Composted tobacco waste increases the yield and organoleptic quality of leaf mustard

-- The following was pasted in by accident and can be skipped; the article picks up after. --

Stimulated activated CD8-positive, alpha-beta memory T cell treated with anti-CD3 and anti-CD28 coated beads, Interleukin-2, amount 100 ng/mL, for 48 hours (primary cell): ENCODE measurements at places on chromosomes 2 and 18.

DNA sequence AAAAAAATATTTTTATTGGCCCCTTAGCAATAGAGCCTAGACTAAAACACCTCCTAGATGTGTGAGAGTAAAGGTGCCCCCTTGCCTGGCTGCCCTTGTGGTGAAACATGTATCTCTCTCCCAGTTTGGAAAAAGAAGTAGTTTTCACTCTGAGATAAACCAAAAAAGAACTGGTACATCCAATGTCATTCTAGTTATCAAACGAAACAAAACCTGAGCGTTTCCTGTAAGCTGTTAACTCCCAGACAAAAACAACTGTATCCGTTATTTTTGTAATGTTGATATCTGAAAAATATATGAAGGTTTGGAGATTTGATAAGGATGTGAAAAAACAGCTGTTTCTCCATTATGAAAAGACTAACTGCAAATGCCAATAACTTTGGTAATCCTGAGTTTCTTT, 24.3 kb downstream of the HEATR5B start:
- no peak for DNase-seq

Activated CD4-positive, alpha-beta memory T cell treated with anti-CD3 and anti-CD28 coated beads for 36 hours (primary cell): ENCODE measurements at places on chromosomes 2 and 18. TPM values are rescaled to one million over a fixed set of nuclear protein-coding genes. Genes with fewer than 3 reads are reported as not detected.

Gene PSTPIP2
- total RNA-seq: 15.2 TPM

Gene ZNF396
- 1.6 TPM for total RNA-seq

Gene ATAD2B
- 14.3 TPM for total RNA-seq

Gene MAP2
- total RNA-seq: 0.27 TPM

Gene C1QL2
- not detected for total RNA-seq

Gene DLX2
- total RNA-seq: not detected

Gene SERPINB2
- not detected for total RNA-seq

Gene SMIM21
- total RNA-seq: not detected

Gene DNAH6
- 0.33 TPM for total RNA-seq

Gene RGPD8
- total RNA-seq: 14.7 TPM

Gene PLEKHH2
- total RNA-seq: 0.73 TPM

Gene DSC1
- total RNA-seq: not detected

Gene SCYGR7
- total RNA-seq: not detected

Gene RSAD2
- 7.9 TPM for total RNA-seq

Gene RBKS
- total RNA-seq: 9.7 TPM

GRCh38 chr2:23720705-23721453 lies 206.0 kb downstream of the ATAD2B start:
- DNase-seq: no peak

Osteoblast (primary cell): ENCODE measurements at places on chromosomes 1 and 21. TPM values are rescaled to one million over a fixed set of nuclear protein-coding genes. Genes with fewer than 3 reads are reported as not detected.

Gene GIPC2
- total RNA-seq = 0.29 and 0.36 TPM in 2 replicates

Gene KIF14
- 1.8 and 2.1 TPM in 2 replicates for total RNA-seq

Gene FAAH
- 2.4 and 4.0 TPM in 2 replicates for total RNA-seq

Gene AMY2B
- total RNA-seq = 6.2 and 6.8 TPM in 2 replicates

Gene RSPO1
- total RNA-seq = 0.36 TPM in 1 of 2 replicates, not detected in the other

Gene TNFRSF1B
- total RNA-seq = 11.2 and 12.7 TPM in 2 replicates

Tobacco (Nicotiana tabacum) waste is produced in many countries and is phytotoxic due to the alkaloid content; in Vietnam the waste is usually burned causing air pollution. We composted tobacco waste with chicken manure in different proportions—1 t of waste ± accelerant (C1 and C2); 0.8 t of waste + 0.2 t of chicken manure ± accelerant (C3 and C4); and 0.7 t of waste + 0.3 t of chicken manure ± accelerant (C5 and C6)—for 30 d in covered heaps. Three mixtures containing the accelerant (C2, C4, and C6) reached temperatures of ∼55 °C, that 5s, hot enough to suppress disease and weeds. Composting decreased the alkaloid content from ∼6,000 to ∼200 mg kg−1, and C4 with a C/N ratio of 19:1, was used in a field trial. The compost treatments (0, 10, 15, and 20 t ha−1) were combined fertilizer with phosphorus (40 kg ha−1), nitrogen (60 kg ha−1) and potassium (90 kg ha−1) for leaf mustard (Brassica integrifolia). The yield increased from ∼17 to ∼29 t ha−1 with the amount of compost applied, and the nitrate concentration decreased concomitantly from ∼67 to ∼42 mg NO3–N kg−1 fresh weight, presumably due to ongoing composting (nitrogen drawdown). Organoleptic evaluation showed a preference for the crops grown with the compost amendments. Whether remains to be seen whether one‐off compost applications >20 t ha−1 and repeated, large applications provide additional, long‐term production benefits, or if the benefits may be outweighed by the accumulation of persistent, phytotoxic alkaloids.